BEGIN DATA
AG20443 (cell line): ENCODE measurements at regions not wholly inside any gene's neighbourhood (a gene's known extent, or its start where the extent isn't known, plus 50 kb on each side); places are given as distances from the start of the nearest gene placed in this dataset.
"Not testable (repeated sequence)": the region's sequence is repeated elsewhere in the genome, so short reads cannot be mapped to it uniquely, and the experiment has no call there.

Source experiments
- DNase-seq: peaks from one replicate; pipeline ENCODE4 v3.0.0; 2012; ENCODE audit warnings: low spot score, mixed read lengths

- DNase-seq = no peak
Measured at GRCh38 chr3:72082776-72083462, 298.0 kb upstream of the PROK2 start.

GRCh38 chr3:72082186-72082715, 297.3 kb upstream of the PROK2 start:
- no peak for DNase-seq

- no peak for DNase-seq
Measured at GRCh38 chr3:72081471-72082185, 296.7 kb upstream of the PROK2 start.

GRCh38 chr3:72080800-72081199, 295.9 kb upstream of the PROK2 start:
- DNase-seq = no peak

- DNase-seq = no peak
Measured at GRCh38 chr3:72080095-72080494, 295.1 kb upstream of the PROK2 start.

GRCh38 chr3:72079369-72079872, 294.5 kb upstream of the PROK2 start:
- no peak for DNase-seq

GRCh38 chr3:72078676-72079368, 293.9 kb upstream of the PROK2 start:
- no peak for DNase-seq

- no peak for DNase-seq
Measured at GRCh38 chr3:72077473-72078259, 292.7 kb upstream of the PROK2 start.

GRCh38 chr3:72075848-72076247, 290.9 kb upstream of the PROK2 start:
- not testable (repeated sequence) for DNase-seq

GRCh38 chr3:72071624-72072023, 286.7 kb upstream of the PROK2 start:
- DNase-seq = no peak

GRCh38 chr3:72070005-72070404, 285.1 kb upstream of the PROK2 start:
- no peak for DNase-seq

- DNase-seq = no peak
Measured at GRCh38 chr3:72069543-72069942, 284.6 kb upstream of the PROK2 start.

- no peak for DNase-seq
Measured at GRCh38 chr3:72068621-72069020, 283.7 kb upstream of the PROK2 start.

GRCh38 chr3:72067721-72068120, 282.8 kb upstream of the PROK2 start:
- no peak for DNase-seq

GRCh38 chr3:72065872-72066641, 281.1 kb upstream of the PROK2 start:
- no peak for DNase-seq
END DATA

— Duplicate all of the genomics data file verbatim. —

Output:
AG20443 (cell line): ENCODE measurements at regions not wholly inside any gene's neighbourhood (a gene's known extent, or its start where the extent isn't known, plus 50 kb on each side); places are given as distances from the start of the nearest gene placed in this dataset.
"Not testable (repeated sequence)": the region's sequence is repeated elsewhere in the genome, so short reads cannot be mapped to it uniquely, and the experiment has no call there.

Source experiments
- DNase-seq: peaks from one replicate; pipeline ENCODE4 v3.0.0; 2012; ENCODE audit warnings: low spot score, mixed read lengths

- DNase-seq = no peak
Measured at GRCh38 chr3:72082776-72083462, 298.0 kb upstream of the PROK2 start.

GRCh38 chr3:72082186-72082715, 297.3 kb upstream of the PROK2 start:
- no peak for DNase-seq

- no peak for DNase-seq
Measured at GRCh38 chr3:72081471-72082185, 296.7 kb upstream of the PROK2 start.

GRCh38 chr3:72080800-72081199, 295.9 kb upstream of the PROK2 start:
- DNase-seq = no peak

- DNase-seq = no peak
Measured at GRCh38 chr3:72080095-72080494, 295.1 kb upstream of the PROK2 start.

GRCh38 chr3:72079369-72079872, 294.5 kb upstream of the PROK2 start:
- no peak for DNase-seq

GRCh38 chr3:72078676-72079368, 293.9 kb upstream of the PROK2 start:
- no peak for DNase-seq

- no peak for DNase-seq
Measured at GRCh38 chr3:72077473-72078259, 292.7 kb upstream of the PROK2 start.

GRCh38 chr3:72075848-72076247, 290.9 kb upstream of the PROK2 start:
- not testable (repeated sequence) for DNase-seq

GRCh38 chr3:72071624-72072023, 286.7 kb upstream of the PROK2 start:
- DNase-seq = no peak

GRCh38 chr3:72070005-72070404, 285.1 kb upstream of the PROK2 start:
- no peak for DNase-seq

- DNase-seq = no peak
Measured at GRCh38 chr3:72069543-72069942, 284.6 kb upstream of the PROK2 start.

- no peak for DNase-seq
Measured at GRCh38 chr3:72068621-72069020, 283.7 kb upstream of the PROK2 start.

GRCh38 chr3:72067721-72068120, 282.8 kb upstream of the PROK2 start:
- no peak for DNase-seq

GRCh38 chr3:72065872-72066641, 281.1 kb upstream of the PROK2 start:
- no peak for DNase-seq